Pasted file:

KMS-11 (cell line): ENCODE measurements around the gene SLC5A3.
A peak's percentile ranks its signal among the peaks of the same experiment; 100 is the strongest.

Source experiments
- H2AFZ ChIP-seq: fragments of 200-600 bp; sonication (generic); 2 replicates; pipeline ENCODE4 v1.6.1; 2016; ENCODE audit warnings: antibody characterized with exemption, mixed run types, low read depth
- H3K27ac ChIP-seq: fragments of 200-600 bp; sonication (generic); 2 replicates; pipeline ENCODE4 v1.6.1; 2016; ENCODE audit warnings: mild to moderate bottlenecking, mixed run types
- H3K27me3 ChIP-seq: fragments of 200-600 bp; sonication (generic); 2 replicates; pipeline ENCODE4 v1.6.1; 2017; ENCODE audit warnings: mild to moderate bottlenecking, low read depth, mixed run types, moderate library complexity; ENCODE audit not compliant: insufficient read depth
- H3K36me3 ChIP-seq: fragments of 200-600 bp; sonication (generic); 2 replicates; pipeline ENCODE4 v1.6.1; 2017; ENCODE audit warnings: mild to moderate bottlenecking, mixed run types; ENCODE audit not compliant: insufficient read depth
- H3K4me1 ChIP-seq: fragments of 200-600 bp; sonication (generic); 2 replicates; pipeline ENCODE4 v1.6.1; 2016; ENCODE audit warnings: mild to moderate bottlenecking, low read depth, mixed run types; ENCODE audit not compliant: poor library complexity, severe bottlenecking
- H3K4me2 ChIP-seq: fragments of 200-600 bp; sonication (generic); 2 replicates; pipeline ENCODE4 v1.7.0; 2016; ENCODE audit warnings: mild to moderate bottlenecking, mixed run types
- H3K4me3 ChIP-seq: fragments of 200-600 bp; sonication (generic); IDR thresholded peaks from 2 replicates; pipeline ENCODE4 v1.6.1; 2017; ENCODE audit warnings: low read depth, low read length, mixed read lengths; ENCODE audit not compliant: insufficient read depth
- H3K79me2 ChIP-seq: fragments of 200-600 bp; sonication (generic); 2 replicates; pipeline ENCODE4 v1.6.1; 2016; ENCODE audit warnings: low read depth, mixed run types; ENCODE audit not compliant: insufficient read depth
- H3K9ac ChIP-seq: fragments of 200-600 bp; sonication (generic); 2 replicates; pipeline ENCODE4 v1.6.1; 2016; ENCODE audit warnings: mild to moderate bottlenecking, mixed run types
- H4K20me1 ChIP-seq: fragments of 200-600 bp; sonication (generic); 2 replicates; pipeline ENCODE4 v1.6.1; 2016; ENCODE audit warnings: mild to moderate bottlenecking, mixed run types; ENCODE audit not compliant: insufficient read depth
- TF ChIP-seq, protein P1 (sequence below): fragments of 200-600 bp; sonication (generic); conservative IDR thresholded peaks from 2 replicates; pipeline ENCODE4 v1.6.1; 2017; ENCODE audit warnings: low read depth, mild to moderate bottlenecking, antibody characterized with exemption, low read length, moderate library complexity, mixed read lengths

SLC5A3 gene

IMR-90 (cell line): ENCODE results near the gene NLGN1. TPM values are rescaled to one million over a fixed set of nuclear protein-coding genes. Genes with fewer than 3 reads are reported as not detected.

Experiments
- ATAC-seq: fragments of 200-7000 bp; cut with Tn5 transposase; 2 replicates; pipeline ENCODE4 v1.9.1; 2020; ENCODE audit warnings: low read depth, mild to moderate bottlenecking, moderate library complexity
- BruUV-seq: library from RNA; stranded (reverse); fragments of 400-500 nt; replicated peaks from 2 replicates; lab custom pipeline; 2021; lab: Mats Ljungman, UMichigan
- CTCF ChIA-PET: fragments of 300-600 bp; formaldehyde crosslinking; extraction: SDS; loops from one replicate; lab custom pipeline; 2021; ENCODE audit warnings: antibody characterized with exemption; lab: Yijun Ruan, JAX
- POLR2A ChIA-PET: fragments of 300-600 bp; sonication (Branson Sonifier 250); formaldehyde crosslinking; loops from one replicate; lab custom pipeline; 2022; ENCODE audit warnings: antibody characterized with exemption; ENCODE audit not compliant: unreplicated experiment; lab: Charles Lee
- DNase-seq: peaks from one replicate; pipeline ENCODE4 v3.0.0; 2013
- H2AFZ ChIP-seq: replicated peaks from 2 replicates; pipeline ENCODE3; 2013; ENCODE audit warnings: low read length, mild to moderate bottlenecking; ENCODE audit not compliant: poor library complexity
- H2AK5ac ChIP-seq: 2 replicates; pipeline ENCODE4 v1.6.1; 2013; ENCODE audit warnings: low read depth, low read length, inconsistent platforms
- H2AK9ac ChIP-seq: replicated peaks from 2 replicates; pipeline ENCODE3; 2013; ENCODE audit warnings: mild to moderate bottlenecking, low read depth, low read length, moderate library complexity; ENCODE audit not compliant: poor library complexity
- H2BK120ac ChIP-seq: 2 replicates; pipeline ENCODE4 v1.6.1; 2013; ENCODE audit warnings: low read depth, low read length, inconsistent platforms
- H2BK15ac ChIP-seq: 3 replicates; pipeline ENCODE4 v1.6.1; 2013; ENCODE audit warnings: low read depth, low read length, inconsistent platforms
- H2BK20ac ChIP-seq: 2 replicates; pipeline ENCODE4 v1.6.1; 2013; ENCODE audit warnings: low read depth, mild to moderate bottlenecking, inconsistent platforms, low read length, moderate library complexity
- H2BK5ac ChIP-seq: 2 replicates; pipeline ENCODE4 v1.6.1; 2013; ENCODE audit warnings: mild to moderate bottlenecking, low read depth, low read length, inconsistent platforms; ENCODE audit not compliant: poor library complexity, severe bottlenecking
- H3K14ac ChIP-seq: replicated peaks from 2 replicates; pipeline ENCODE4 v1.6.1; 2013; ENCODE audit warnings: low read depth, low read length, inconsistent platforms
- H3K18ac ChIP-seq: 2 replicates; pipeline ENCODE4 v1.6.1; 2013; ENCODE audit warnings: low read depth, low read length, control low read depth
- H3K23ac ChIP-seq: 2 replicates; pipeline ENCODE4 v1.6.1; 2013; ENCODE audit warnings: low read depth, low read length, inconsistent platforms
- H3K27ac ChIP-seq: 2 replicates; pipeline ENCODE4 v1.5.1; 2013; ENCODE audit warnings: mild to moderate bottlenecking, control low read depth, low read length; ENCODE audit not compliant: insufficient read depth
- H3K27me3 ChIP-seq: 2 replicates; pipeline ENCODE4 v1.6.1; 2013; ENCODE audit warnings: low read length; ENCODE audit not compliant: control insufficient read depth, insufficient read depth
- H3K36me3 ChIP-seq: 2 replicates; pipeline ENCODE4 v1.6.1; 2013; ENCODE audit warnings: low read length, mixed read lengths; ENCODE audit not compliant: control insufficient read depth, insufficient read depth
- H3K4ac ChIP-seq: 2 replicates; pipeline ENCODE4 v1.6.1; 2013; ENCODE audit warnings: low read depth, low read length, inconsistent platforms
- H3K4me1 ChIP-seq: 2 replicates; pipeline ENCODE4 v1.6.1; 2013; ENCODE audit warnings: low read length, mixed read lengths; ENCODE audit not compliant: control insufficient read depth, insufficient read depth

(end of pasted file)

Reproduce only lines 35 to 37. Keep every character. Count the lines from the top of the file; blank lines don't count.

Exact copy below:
- H3K36me3 ChIP-seq: 2 replicates; pipeline ENCODE4 v1.6.1; 2013; ENCODE audit warnings: low read length, mixed read lengths; ENCODE audit not compliant: control insufficient read depth, insufficient read depth
- H3K4ac ChIP-seq: 2 replicates; pipeline ENCODE4 v1.6.1; 2013; ENCODE audit warnings: low read depth, low read length, inconsistent platforms
- H3K4me1 ChIP-seq: 2 replicates; pipeline ENCODE4 v1.6.1; 2013; ENCODE audit warnings: low read length, mixed read lengths; ENCODE audit not compliant: control insufficient read depth, insufficient read depth